by Caleb Hinojos, class of 2022
For most Dallas Fort Worth residents, a trip to the grocery store or local eatery almost always guarantees two things. The first is that you are most likely going to have to drive there, and the second is once you arrive you will see a group of birds being quite raucous. To scientists these birds are known as Quiscalus mexicanus, but to most people they are grackles. In Texas there are three species of grackles, but the most common and seemingly ubiquitous one is the Great-Tailed Grackle. This however has not always been the case, and their history of immigration to the United States has been helped immensely by the citizenry albeit inadvertently. To better understand this, it is important to know a little bit about their life history.
Quiscalus mexicanus originally evolved in Central America. Much like its sister species the Boat-Tailed Grackle, Quiscalus major, it needs to have access to standing water, but unlike Q. major it has evolved so that it could live outside of coastal wetlands and colonize the interior of its territories. This adaptation provided them with a wide range of new places to migrate to and begin establishing colonies. A second reason this bird has done so well is due to its omnivorous diet. Depending on the time of year they can adapt their diet. In spring and summer, they are known to increase their consumption of animals which include spiders, worms, grasshoppers, snails, moths, and many others. This seasonal diet coincides with their breeding season and the need for more calcium content to produce viable eggs, but to also ensure their young get enough protein to develop properly and have a high chance at fledging. Their year-round diet includes plant matter such as cultivated grains and fruits. The most crucial characteristic for their range expansion is their ability to fly. To someone who is not accustomed to watching birds this may seem like an odd thing to point out because almost all birds fly, but not all flight is equal. Grackles are particularly powerful flyers and can travel a good distance at a time. These characteristics aside, a fourth and unlikely trait helped them in their transition away from the coast over 500 years ago.
This first colonization of interior lands was recorded by Fray Bernardino de Sahagún in the late 15th century in the Mexican Basin where modern day Mexico City is located. In his book called the Florentine Codex he states that emperor Ahuitzotl ordered the bird to be brought in due to the beautiful iridescence of their feathers. Due to the different species that lived in the area, which could outcompete the grackles for resources, this task would mean continually going back and forth from the coasts and bringing the birds in. However, due to the rise of Tenochtitlan agriculture had become much more important for maintaining the human population. The preferred method of growing food was the use of the chinampa which is a raised garden bed of mud and vegetation built on a lake. By changing the habitat to include large bodies of standing water it allowed for the grackles to have the water they needed, plenty of food year-round, and they could fly throughout the empire’s agricultural areas and have fruits, grains, and the insects that fed on the crops were plentiful. This initial colonization inland did however run its course when the Spanish arrived and destroyed Tenochtitlan in 1521. Many natives left the area or succumbed to disease and as the human population decreased so did the grackles. Although the inland migrations stopped the grackles did move their way up the coast and eventually made it to North America.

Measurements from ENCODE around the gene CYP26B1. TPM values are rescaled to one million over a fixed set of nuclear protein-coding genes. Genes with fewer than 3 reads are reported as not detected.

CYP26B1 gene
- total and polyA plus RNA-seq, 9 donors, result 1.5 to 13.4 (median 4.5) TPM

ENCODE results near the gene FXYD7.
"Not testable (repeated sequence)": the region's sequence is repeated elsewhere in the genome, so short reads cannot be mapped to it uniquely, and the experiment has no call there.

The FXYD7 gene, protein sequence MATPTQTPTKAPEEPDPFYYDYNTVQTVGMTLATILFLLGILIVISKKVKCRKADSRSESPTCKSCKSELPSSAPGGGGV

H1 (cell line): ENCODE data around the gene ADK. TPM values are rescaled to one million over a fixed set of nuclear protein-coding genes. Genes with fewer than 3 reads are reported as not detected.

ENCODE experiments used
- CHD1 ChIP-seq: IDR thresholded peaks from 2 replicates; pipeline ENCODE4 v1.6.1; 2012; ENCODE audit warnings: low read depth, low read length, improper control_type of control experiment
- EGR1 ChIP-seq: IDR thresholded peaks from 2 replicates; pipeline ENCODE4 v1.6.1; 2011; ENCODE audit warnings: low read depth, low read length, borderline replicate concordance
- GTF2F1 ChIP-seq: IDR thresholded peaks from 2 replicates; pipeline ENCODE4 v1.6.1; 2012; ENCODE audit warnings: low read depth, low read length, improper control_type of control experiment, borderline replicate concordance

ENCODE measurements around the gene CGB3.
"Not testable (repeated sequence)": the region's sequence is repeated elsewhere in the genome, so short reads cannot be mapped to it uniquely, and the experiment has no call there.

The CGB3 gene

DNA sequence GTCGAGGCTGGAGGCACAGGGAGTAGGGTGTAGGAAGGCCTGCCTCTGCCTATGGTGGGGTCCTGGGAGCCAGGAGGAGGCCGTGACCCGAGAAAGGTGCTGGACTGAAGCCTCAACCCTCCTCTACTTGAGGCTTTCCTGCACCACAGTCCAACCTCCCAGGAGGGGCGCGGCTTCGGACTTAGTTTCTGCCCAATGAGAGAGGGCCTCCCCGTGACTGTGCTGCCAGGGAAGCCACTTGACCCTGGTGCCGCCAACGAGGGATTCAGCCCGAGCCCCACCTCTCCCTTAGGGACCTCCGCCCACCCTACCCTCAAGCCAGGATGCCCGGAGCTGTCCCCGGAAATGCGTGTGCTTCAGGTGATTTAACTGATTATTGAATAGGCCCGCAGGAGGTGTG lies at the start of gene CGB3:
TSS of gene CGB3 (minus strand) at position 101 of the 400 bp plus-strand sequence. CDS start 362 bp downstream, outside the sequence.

The earliest available records place the species as a south Texas resident whose range extended up to Corpus Christi. At this time, the American civil war was less than two decades prior, and a large majority of the human population was still east of the Mississippi river. This however would change in the 20th century as more and more citizenry moved west and began to establish cities and make the necessary changes to the land in order to accommodate their growing populations. Q. mexicanus was not far behind. Through the 1930s their population was only known from Texas, Arizona, and New Mexico and they were not documented as breeding yearly in the areas although zoologists did find evidence that proved some colonies had success. It was not until the 1950s that the birds would eventually make it out of these states and continue their northern expansion. The second half of the 20th century would see the bird increase its range extremely quickly and by the late 90s there were reported sightings at the Canadian border. In the same pattern that the Mexican natives had seen the grackle populations grow as their cities and agricultural components grow so did the Americans. Although the use of chinampas does not appear in North America the use of freshwater reservoirs for cities does. Couple that with the many suburbs surrounding cities and more habitat opening up for their nesting preferences, and once again the grackle has found a situation in which to thrive. In addition to this many bird enthusiasts will place bird feeders on their lawn, and many gardeners may decide to grow plants that are an edible resource for them or provide a home for their insect meals. All of these combine to allow the bird to reside alongside us. This is also where we can really see how strong flight is a benefit. Since Q. mexicanus is a tropical bird, it has not evolved with the temperature fluctuations that are experienced this far north, but it can move freely over long distances and use our cities as islands where it can find refuge and meet all of its requirements for breeding. Much like the dog, the grackle has a past that is closely linked to human settlement and given its great adaptability, it will most likely have a future interwoven with that of humans.
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